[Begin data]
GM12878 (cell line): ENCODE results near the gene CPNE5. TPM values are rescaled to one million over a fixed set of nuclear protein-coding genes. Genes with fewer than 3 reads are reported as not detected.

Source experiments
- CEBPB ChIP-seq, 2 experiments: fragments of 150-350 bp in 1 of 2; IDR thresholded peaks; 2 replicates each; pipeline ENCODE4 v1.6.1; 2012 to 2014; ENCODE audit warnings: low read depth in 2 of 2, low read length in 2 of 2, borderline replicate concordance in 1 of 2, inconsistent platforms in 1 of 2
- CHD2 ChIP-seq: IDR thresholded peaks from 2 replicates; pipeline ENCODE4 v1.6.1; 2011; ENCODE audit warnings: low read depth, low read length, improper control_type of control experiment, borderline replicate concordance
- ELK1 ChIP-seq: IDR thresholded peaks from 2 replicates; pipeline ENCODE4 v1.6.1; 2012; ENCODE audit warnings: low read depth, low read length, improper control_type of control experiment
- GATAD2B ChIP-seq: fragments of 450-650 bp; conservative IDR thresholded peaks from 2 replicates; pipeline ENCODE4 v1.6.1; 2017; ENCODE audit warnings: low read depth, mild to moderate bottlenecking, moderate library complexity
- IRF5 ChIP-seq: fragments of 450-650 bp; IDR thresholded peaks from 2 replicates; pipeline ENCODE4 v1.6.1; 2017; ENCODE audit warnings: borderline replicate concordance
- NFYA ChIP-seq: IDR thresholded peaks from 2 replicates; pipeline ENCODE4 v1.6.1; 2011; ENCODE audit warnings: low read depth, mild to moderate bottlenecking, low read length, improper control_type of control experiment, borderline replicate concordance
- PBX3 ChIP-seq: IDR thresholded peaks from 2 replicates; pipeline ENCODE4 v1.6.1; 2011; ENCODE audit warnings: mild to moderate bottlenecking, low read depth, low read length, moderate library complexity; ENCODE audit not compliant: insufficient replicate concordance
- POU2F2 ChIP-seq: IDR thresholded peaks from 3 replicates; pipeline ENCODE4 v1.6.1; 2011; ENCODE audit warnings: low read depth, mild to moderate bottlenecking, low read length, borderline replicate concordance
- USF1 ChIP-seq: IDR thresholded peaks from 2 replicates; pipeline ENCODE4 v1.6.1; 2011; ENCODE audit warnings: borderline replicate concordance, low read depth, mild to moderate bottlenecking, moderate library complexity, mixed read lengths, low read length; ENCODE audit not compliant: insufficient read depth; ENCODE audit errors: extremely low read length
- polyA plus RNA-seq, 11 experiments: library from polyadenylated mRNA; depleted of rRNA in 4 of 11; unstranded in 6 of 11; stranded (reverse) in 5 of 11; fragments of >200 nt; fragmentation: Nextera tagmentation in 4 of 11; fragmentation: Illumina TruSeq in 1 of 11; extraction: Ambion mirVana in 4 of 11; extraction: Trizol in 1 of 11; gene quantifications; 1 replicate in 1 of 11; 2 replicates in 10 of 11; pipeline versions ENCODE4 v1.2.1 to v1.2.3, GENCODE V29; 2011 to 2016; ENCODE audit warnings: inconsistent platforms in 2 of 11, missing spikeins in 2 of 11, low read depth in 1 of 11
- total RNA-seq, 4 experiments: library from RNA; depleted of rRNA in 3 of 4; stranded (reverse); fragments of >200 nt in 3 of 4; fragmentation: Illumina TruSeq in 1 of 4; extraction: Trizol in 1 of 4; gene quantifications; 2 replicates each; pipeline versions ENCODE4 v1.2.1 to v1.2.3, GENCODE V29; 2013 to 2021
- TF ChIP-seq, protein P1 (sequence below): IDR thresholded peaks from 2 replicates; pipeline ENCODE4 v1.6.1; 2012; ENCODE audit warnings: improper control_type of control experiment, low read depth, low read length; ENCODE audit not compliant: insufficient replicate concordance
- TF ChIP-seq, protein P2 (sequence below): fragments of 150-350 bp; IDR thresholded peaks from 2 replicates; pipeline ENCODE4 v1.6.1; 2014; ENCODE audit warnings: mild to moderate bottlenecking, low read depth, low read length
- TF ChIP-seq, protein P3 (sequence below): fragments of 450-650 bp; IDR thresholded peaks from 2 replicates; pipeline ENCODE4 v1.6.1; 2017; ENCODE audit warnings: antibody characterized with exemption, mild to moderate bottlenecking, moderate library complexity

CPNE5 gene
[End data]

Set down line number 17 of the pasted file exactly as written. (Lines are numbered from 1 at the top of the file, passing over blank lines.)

CPNE5 gene